This was a recent article on the Fiducia Management Consultants which describes the talent shortage that is engulfing China and the ways in which different companies have begun to try and make sure they hold on to their valued talent.
The unabated influx of foreign investment to set up new production facilities as well as to expand existing projects continue to exert a high demand for skilled and talented human capital agent" results inst a very limited pool of talents, be it on the managerial, professional or skilled labour level. The consequential "war for tale in turn-over rates of up to 30 percent and "employees’ life spans” of less than 12 months in specific areas and professions. Under these conditions RETENTION MANAGEMENT is a must and sets in from day one to retain talent within a company. But retaining talent within a growing organisation is only one part of the equation and not enough, considering the sheer volume of demand seen against the acute shortage of skilled talents.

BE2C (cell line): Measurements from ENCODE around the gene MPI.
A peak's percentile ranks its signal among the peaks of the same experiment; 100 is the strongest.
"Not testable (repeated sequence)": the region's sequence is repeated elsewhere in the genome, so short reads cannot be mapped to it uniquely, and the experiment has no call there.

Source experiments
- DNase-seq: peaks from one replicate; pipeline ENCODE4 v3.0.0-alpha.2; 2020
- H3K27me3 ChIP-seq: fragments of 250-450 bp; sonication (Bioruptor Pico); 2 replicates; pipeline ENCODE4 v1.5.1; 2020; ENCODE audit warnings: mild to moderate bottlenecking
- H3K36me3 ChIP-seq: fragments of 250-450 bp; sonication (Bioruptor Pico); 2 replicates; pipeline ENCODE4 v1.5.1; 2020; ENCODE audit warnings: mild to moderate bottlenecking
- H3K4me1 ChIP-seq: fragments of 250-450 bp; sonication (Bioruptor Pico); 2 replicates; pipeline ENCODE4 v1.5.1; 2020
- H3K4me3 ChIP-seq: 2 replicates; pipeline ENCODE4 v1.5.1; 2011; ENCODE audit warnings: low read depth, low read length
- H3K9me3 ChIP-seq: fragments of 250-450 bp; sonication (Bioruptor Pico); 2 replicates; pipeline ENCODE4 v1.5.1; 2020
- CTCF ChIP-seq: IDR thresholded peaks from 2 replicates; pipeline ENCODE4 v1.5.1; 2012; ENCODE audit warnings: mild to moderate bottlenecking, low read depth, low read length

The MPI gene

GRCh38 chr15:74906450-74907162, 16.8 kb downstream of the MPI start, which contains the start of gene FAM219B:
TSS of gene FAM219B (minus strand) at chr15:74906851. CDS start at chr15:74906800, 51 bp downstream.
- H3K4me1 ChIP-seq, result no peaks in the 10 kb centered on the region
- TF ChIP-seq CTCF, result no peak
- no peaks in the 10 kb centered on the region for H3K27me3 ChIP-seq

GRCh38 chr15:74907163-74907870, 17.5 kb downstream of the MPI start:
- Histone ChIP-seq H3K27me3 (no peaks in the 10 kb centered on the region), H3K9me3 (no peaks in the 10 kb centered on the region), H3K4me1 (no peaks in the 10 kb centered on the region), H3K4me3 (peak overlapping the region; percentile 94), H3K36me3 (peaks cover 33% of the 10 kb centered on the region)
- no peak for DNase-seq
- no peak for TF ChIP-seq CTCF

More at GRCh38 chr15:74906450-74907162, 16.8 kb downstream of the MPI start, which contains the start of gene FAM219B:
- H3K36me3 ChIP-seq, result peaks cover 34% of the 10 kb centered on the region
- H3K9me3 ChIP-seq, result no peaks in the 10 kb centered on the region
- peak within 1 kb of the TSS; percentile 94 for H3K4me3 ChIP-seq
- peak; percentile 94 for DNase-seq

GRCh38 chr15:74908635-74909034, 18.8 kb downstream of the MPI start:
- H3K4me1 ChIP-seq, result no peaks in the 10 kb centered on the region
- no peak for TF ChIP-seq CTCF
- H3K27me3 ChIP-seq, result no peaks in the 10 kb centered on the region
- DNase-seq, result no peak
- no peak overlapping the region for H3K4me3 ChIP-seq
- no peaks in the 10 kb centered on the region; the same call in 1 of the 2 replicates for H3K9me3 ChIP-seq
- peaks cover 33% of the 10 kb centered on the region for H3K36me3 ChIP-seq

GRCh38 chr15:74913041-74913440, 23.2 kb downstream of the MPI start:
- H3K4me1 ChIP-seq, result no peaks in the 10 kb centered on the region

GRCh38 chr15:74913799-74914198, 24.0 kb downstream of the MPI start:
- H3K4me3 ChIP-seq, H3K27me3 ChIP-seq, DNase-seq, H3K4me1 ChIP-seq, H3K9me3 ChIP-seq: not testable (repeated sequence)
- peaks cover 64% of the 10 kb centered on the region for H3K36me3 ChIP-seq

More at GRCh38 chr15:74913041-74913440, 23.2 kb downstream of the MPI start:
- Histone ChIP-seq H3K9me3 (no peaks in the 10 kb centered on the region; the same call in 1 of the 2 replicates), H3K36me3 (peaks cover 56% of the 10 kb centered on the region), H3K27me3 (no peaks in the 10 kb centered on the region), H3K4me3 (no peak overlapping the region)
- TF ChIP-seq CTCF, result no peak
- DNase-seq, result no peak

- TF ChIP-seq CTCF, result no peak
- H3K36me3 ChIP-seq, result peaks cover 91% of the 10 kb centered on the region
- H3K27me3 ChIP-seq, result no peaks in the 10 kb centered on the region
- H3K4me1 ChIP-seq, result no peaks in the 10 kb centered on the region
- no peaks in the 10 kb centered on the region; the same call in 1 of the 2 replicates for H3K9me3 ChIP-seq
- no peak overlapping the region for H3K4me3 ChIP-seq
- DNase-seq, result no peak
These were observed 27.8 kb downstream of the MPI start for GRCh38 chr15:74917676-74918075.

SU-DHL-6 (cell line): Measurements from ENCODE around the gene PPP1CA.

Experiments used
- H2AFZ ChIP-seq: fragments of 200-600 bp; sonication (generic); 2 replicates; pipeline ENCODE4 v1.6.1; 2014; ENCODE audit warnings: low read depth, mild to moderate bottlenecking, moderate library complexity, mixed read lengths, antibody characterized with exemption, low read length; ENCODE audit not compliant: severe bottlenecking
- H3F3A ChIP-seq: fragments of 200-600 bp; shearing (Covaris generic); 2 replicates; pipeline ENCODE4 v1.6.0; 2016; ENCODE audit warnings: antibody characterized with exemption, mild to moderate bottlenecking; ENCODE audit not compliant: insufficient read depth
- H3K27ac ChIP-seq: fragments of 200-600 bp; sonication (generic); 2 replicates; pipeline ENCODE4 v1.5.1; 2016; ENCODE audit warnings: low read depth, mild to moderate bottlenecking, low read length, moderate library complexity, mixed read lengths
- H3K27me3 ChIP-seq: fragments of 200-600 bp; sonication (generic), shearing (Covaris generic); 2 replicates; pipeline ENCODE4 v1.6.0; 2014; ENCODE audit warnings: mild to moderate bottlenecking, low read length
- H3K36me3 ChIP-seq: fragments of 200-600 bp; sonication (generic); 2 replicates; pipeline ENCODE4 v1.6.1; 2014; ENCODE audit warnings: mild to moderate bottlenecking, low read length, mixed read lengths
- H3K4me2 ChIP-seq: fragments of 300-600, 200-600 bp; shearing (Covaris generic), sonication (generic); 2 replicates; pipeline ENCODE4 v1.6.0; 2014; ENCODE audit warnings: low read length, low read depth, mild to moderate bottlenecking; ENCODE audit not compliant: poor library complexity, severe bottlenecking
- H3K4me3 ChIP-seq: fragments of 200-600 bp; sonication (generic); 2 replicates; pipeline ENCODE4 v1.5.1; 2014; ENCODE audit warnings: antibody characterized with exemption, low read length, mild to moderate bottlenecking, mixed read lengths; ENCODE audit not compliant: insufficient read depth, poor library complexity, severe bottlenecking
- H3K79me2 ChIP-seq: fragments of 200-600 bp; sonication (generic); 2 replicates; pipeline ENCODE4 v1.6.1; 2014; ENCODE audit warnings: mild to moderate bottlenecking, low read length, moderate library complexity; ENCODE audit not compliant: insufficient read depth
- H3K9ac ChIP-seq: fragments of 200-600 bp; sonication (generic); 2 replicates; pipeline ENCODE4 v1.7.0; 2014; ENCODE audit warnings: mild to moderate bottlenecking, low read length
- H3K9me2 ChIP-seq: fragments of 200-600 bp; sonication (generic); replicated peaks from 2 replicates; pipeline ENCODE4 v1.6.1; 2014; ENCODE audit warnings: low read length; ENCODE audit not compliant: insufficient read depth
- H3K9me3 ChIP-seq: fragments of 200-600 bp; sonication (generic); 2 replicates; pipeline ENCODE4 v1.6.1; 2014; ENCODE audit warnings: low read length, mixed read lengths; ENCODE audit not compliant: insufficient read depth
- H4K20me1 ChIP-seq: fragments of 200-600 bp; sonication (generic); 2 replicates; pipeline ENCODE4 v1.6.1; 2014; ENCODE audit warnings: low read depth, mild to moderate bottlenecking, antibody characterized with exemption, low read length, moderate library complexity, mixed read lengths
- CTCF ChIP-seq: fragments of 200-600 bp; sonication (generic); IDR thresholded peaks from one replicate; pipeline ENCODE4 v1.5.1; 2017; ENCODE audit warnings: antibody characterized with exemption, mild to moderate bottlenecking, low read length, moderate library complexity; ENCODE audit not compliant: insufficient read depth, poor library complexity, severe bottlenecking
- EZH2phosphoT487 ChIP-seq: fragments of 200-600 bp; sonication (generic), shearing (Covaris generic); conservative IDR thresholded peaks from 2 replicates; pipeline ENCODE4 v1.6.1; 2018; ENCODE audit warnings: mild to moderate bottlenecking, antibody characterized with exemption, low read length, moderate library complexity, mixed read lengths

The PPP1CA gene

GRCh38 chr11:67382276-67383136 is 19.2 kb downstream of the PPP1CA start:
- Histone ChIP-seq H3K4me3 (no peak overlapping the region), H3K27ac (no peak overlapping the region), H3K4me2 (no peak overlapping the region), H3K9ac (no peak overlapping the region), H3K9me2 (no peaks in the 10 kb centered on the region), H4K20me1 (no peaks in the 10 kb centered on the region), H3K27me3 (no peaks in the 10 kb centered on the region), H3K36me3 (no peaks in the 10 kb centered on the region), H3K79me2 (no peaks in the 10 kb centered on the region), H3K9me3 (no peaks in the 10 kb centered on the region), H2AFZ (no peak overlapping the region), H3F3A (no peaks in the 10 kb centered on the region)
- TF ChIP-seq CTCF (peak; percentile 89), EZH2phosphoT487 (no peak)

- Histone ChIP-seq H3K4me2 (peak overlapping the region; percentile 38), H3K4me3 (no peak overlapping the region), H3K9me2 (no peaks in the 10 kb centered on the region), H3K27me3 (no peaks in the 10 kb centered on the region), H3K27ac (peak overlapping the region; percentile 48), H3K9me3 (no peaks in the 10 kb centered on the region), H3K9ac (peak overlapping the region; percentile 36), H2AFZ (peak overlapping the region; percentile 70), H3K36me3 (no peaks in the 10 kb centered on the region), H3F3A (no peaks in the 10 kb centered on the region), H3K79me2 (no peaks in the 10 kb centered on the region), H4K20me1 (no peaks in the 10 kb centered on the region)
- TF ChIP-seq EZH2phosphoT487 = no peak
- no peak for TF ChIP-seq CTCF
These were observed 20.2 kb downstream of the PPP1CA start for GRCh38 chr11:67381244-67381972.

How can this situation be overcome? When we look at the present educational system – generally the tool to remedy the above described imbalance, we find that the system is – at least for the next few years – not in a position to do so because of the following reasons. Firstly the present educational system is mainly based on academic learning thereby providing little practical skills and this accounts for the technical as well as the managerial sector. Although significant efforts are being made by the relevant authorities to change that it will take a number of years to adapt to the quality and numbers demanded, e.g. today we have 20 foreign invested enterprises sharing one MBA graduate. Exacerbating this situation even more is the fact that the local private sector and since recently even the state owned sector are more and more competing for the same skilled talents and we therefore see the situation worsen before it is gradually getting better in the next few years.
A shift to human development - More and more the human resources departments see a shift from the formerly purely recruitment orientated activities to human development activities. Human development meaning the introduction of internal and external training and coaching programmes for staff to develop existing talent within the given human capital base of each company. So with relatively little effort and input an employee’s latent talent can be easily tapped and brought up to higher levels. This improves the human capital potential of the company but also the performance, and – very important for every Chinese employee – also enhances the career development prospects.
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